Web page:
3D Printing is a process for making a physical object from a three-dimensional digital model, typically by laying down many successive thin layers of a material. It brings a digital object (its CAD representation) into its physical form by adding layer by layer of materials.
3D printing is the process of layering or printing material bit by bit to create an item. When I explain 3D printing to people who are new to the concept, I ask them to imagine using a glue gun to pile layer upon layer until an object is formed.
3D printing, while now a fairly mainstream term, is still a new and evolving technology that is changing the way we prototype and manufacture. Additive manufacturing, another term for 3D printing, has a surprisingly long history dating as far back as the 1980s.
In the 1980s the first ever 3D printer was patented by Chuck Hull. It used a technique which he called stereolithography (SLA) which is still in use today. The printer functioned by curing, or hardening, successive layers of photosensitive resin one on top of another to gradually build up an object. Hull’s printer was defined in his 1986 patent as an “Apparatus for Production of Three-Dimensional Objects by Stereolithography.”
A similar patent application had been submitted a few weeks ahead of Hull’s by a team of French inventors led by Alain Le Mehaute. Surprisingly, their patent application was ultimately abandoned because a long-term viable use for the technology could not be identified. Between 2002 and 2014 over 200 early 3D printing patents expired. The expiration of the patent on the FDM printing process opened the field for significantly more affordable consumer and hobbyist focused 3D printers to be developed.
The RepRap was one of these early low-cost 3D printers. It was made primarily from plastic parts and its creators envisaged that it could be used to print the parts for other printers. This would make it self-replicating and it would evolve as users made improvements to the design. The RepRap project is open source and as such designers are free to make changes as long as they allow their designs to be freely used by others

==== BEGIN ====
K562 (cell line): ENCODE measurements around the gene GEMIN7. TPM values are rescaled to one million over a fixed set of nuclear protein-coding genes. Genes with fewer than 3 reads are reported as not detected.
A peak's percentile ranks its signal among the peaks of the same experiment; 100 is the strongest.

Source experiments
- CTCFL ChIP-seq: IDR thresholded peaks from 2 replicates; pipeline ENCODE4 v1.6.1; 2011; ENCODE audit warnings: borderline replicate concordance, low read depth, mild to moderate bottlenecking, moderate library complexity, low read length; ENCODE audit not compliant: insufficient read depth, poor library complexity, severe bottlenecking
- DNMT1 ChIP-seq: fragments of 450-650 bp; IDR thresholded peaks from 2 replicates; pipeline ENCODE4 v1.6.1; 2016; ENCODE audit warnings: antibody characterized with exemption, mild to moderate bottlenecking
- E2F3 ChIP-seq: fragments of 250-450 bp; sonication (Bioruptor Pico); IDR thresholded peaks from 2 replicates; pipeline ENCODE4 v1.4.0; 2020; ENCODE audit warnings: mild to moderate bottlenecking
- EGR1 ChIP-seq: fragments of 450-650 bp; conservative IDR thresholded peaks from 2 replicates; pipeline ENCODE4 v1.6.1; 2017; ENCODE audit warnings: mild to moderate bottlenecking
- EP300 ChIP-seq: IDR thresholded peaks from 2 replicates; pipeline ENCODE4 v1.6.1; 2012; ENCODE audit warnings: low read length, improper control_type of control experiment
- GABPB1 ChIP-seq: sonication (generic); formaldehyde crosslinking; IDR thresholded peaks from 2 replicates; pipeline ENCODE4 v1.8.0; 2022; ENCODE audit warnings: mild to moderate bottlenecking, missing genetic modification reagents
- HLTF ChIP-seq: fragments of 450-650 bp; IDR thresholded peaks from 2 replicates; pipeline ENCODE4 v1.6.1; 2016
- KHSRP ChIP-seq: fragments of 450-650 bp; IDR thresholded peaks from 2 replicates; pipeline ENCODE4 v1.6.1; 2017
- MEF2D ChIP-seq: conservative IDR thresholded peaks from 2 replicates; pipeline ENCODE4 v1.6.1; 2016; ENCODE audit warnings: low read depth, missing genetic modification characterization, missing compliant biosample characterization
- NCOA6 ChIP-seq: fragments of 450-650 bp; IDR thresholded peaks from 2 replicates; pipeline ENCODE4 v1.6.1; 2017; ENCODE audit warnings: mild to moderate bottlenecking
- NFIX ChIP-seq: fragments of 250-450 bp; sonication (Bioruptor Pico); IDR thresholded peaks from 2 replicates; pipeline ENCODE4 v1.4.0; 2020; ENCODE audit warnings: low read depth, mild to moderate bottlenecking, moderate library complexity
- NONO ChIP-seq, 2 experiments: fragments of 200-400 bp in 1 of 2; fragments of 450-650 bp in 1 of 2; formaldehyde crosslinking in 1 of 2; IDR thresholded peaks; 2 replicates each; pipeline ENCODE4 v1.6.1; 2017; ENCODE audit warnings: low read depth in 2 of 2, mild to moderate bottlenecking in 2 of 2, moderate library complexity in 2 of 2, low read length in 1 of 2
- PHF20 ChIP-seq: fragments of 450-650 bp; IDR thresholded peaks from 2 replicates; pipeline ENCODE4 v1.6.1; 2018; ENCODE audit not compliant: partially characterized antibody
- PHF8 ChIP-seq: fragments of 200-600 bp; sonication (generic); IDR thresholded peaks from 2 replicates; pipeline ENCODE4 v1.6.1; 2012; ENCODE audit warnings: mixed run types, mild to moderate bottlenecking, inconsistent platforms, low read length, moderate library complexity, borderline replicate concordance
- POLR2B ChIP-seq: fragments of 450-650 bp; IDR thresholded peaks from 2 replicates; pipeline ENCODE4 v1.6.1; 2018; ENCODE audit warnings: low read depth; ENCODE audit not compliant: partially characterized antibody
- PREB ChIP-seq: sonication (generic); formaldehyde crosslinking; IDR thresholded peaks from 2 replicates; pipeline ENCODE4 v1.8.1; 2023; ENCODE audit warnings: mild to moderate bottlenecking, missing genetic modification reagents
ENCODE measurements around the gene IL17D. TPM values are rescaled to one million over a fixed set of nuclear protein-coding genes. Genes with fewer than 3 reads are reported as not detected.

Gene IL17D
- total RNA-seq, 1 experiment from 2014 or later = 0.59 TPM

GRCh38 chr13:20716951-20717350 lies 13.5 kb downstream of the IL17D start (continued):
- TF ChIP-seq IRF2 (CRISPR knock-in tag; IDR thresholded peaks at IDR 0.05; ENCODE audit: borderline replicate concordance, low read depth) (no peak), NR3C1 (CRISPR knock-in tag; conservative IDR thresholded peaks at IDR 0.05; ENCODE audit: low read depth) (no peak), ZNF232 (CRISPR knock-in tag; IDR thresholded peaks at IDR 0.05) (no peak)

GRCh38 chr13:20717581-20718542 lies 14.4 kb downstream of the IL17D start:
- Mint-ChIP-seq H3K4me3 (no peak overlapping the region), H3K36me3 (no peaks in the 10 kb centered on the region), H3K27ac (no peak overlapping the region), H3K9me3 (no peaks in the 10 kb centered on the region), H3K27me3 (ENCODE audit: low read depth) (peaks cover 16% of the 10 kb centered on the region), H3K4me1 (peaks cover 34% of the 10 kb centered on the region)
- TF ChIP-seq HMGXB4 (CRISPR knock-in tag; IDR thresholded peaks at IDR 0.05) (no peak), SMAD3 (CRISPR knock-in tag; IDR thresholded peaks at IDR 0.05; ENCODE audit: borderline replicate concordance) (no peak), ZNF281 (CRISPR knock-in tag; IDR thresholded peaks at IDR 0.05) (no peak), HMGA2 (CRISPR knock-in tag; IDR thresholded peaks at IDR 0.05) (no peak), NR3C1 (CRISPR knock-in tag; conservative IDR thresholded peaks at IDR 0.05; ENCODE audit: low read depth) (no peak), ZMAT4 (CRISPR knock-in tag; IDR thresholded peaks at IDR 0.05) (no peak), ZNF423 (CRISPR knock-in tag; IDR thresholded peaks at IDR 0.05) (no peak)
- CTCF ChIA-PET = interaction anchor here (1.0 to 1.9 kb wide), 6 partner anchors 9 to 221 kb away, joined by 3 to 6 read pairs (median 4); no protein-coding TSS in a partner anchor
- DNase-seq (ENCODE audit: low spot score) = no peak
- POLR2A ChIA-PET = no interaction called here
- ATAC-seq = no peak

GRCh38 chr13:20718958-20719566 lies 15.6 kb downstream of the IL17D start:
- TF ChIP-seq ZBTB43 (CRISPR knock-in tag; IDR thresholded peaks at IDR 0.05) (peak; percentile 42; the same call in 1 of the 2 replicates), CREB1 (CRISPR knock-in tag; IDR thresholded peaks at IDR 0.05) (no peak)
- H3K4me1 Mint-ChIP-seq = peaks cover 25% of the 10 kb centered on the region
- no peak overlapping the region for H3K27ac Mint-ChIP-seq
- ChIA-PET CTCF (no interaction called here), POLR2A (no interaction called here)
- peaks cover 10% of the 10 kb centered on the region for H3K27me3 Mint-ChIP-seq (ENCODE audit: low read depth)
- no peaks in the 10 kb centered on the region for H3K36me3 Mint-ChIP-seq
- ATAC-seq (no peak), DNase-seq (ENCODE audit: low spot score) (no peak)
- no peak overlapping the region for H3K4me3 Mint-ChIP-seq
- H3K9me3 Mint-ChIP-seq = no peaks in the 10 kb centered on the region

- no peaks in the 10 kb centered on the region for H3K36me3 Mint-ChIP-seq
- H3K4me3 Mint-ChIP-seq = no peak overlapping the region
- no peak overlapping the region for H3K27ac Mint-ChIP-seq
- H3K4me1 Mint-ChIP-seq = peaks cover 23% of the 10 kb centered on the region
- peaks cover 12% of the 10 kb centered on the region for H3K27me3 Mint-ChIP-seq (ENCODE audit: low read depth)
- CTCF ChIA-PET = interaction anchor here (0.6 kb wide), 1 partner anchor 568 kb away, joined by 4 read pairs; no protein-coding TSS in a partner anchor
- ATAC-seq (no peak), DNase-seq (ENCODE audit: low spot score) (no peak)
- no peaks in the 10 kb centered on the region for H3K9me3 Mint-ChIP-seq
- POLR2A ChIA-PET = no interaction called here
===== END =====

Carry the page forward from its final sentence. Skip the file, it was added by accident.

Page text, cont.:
Other methods of additive manufacturing being explored and developed in the 1980s included Selective Laster Sintering (SLS) invented by Carl Deckard, Direct Metal Laser Sintering (DMLS) from German Company EOS GmbH, and Fused Deposition Modelling (FDM) by S. Scott Crump. Stratasys, the company which Crump later co-founded with his wife Lisa, has remained a leading producer of FDM printers.
Early 3D printers were far beyond the price point of every day consumers and were primarily used by large manufacturing corporations as part of their prototyping process. A number of other FDM and SLA consumer-level printers quickly entered the market allowing the technology to grow, change and improve as makers learn more and share resources about the technology
3D printing allows for the design and print of more complex designs than traditional manufacturing processes. More traditional processes have design restrictions which no longer apply with the use of 3D printing.
3D printing can manufacture parts within hours, which speeds up the prototyping process. This allows for each stage to complete faster. When compared to machining prototypes, 3D printing is inexpensive and quicker at creating parts as the part can be finished in hours, allowing for each design modification to be completed at a much more efficient rate.